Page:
With the start of April, there are many exciting events in the imminent future: warmer weather, blooming flowers, spring travels, and World Health Day. The World Health Organization (WHO) has spearheaded efforts to arrange for the annual celebration of World Health Day on April 7th, dating back to 1949. WHO hopes that the creation of this holiday can help highlight various health-related issues that are having a societal impact on a global scale. By bringing awareness and educating the general public on various health topics, WHO hopes to increase efforts to make a more equitably healthy planet for all who inhabit it.
Many of LIG Global’s efforts align with those of WHO. On their website, WHO describes themselves as leading, “global efforts to expand universal health coverage.”1 They are often leaders in addressing global health crises and commit themselves to science-based methods to address health inequities. Similarly, while on a smaller scale, LIG Global uses similar tactics and objectives in order to address health inequities in underserved regions. Through our various trips to locations including Cajamarca, Peru, Dajabón, Dominican Republic, Appalachia, Philippines, and more, we have teamed up with medical professionals in these regions to provide them with resources, education, and more healthcare providers in order to address the needs of these regions. Different economic, political, environmental, and social issues play into these evident inequalities in access to healthcare in these regions (and others) that, while oftentimes not initiated by the general public, have the greatest repercussions for the general public. By bringing together teams of healthcare professionals, volunteers, and friends & families who help donate to our efforts, we are able to not only provide high quality care to those in need, but also shine a spotlight on these issues that perhaps are not as well known or understood by those not directly affected by them. At the same time that we provide care to patients, we are able to spread the word of the efforts and needs of these regions to our own personal networks, in hopes of breaking down the disproportionate barriers to healthcare. Just like WHO, LIG Global hopes to use its platform to spread awareness and education while also providing active care and resources to those in need.
Every World Health Day has a specific theme that the WHO chooses to recognize, often to reflect one of the more pertinent issues plaguing the world in that specific year. The theme for 2022 is “Our planet, our health,” and recognizes the way in which climate change and environmental factors have both direct and indirect effects on our health. Most notably, we see that marginalized communities and those facing poverty are at an increased risk of health problems due to environmental factors. Some of the key environmental impacts on health that WHO cites are unhealthy air conditions due to fossil fuel burning, increasing obesity and cancer rates due to consumption of processed fast foods, increasing temperatures making mosquitos more apt at spreading disease, and the impacts of pollution on all lifeforms on the planet.2 While these are issues that certainly affect everyone on Earth, WHO emphasizes the way inequitable distribution of wealth leads to disparities in the extent to which these environmental issues impact the health of individuals. The effects of these environmental issues are felt oftentimes most strongly by marginalized communities within a region and those living in poverty. Grineski et al., for example, explains how Asian American immigrants living in poverty in the United States are at an increased risk of carcinogenic exposures from air pollution due to the fact that they tend to live in inner cities, where carcinogenic exposures are more likely.3 These issues are not only linked to America’s treatment of immigrants, Asian American culture (which shows that Asian American immigrants tend to live in similar regions to each other), but also to financial aspects (which can also be tied back to immigrant status in the United States). An individual with immense wealth is less likely to be found living in inner city regions, where carcinogenic exposures are prevalent, and more likely to be in regions where air pollution is lower and thus less likely to have a negative impact on one’s health. Similarly, they can afford other health-favorable resources (organic groceries, gym memberships, proper air filtration systems, etc.) to maintain their health.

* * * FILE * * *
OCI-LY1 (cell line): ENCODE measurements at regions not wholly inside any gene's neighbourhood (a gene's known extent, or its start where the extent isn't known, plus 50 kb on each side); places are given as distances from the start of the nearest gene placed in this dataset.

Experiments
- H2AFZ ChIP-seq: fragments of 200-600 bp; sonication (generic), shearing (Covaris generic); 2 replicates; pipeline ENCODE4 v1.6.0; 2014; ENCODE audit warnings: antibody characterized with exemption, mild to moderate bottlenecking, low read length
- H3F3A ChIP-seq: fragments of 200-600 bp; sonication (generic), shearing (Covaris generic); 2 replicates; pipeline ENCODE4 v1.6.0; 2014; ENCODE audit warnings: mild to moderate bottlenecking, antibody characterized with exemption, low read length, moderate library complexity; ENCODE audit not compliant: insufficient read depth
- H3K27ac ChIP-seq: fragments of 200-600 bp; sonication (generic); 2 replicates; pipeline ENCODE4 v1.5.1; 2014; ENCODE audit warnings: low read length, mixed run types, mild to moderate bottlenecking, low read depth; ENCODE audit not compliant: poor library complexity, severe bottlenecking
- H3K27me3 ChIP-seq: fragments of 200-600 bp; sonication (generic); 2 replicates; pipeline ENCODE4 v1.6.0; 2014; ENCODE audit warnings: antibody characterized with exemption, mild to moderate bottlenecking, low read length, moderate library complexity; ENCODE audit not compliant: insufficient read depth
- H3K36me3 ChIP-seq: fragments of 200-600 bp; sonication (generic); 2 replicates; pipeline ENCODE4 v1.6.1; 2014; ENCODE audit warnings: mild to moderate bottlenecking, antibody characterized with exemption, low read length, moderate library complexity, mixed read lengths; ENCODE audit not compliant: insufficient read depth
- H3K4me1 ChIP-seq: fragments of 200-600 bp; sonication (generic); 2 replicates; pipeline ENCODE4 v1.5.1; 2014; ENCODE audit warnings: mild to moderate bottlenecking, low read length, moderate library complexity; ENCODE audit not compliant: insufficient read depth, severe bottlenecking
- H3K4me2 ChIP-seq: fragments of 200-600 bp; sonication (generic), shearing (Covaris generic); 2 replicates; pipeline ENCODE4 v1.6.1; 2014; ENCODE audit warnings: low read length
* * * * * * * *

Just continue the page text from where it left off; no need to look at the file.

While these health issues are undoubtedly alarming for those experiencing it first-hand, there are generational effects that have been demonstrated by the field of genetics. Epigenetics, the field which studies the direct effects of how one’s environment, consumption, and behavior can change their genetic makeup, has identified various ways in which exposures to unhealthy environments (eating extremely processed foods, BPA exposure, air pollutant and carcinogenic exposures, etc) can lead to changes in an individual’s genetics, that will then be passed on to their children. Therefore, WHO’s call to address environmental issues to improve health is a call for help for current and future generations.
Of course, these are not issues that can be solved in a day, but rather will take substantial time and will require collaboration and effort from individuals, organizations (like LIG Global), corporations, and governments. However, it is absolutely essential that these efforts are made to not only help eliminate health disparities between different groups, but to also have a lasting generational impact on the health of the planet.
Grineski SE, Collins TW, Morales DX. Asian Americans and disproportionate exposure to carcinogenic hazardous air pollutants: A national study. Soc Sci Med. 2017 Jul;185:71-80. doi: 10.1016/j.socscimed.2017.05.042. Epub 2017 May 18. PMID: 28554161; PMCID: PMC5523857.